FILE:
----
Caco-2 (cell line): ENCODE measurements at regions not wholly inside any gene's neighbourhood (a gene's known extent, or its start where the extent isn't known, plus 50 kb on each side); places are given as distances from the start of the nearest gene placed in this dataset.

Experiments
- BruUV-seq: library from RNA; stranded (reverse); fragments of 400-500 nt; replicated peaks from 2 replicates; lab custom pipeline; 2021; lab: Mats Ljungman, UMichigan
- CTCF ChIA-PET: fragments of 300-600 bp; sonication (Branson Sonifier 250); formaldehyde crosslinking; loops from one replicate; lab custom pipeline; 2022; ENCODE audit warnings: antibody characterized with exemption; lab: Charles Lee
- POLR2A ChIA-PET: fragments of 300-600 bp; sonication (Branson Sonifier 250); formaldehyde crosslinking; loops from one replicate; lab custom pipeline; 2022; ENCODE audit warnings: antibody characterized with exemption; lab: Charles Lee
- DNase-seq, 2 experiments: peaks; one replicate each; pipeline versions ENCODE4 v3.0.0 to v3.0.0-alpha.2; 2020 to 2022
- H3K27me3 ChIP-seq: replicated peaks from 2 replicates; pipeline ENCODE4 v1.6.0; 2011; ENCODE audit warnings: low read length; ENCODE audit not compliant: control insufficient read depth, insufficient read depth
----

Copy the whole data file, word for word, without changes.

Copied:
Caco-2 (cell line): ENCODE measurements at regions not wholly inside any gene's neighbourhood (a gene's known extent, or its start where the extent isn't known, plus 50 kb on each side); places are given as distances from the start of the nearest gene placed in this dataset.

Experiments
- BruUV-seq: library from RNA; stranded (reverse); fragments of 400-500 nt; replicated peaks from 2 replicates; lab custom pipeline; 2021; lab: Mats Ljungman, UMichigan
- CTCF ChIA-PET: fragments of 300-600 bp; sonication (Branson Sonifier 250); formaldehyde crosslinking; loops from one replicate; lab custom pipeline; 2022; ENCODE audit warnings: antibody characterized with exemption; lab: Charles Lee
- POLR2A ChIA-PET: fragments of 300-600 bp; sonication (Branson Sonifier 250); formaldehyde crosslinking; loops from one replicate; lab custom pipeline; 2022; ENCODE audit warnings: antibody characterized with exemption; lab: Charles Lee
- DNase-seq, 2 experiments: peaks; one replicate each; pipeline versions ENCODE4 v3.0.0 to v3.0.0-alpha.2; 2020 to 2022
- H3K27me3 ChIP-seq: replicated peaks from 2 replicates; pipeline ENCODE4 v1.6.0; 2011; ENCODE audit warnings: low read length; ENCODE audit not compliant: control insufficient read depth, insufficient read depth